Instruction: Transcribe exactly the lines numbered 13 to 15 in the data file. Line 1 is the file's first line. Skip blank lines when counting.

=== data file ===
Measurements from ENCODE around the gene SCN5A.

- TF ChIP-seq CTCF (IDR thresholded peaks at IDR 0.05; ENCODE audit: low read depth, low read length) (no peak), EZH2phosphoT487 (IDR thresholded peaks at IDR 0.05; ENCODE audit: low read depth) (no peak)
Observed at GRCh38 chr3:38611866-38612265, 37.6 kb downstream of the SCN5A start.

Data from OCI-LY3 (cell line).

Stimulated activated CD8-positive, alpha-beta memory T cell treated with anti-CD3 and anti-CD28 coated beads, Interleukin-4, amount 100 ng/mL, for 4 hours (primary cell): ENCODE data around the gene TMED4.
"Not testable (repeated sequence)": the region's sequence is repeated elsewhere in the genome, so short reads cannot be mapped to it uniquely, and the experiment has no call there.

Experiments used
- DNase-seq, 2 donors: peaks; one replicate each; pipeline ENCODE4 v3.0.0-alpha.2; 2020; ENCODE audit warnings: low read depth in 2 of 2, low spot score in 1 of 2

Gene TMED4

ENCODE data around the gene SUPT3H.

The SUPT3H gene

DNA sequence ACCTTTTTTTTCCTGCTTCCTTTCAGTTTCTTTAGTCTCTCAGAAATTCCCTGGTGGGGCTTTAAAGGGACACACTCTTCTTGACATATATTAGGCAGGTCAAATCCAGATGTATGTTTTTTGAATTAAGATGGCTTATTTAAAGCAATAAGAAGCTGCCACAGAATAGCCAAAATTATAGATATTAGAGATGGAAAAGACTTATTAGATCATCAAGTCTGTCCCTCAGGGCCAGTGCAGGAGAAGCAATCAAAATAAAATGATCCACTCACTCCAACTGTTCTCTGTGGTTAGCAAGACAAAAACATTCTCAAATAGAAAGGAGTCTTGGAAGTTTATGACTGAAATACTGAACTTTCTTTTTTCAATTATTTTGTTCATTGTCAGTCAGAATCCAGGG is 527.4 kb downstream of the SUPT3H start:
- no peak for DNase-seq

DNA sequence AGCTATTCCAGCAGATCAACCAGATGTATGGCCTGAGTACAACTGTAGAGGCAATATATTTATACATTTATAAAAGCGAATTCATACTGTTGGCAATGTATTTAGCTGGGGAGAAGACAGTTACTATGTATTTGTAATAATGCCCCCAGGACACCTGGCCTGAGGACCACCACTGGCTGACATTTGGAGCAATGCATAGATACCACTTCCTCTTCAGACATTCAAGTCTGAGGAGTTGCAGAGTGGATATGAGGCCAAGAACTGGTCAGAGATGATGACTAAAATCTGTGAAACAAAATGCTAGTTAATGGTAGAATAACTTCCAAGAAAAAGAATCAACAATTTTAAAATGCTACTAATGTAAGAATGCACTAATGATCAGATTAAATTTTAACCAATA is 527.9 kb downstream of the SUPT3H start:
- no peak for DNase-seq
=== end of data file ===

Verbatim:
- no peak for DNase-seq

DNA sequence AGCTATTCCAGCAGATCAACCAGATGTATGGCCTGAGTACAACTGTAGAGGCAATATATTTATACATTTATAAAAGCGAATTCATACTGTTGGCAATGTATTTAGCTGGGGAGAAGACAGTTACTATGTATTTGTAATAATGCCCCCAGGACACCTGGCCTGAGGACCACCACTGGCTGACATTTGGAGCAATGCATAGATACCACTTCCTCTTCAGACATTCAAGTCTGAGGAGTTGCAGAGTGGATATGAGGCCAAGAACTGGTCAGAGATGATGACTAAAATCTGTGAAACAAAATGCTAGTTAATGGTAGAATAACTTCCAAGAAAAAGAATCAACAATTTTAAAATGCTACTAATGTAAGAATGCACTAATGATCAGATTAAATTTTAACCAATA is 527.9 kb downstream of the SUPT3H start:
- no peak for DNase-seq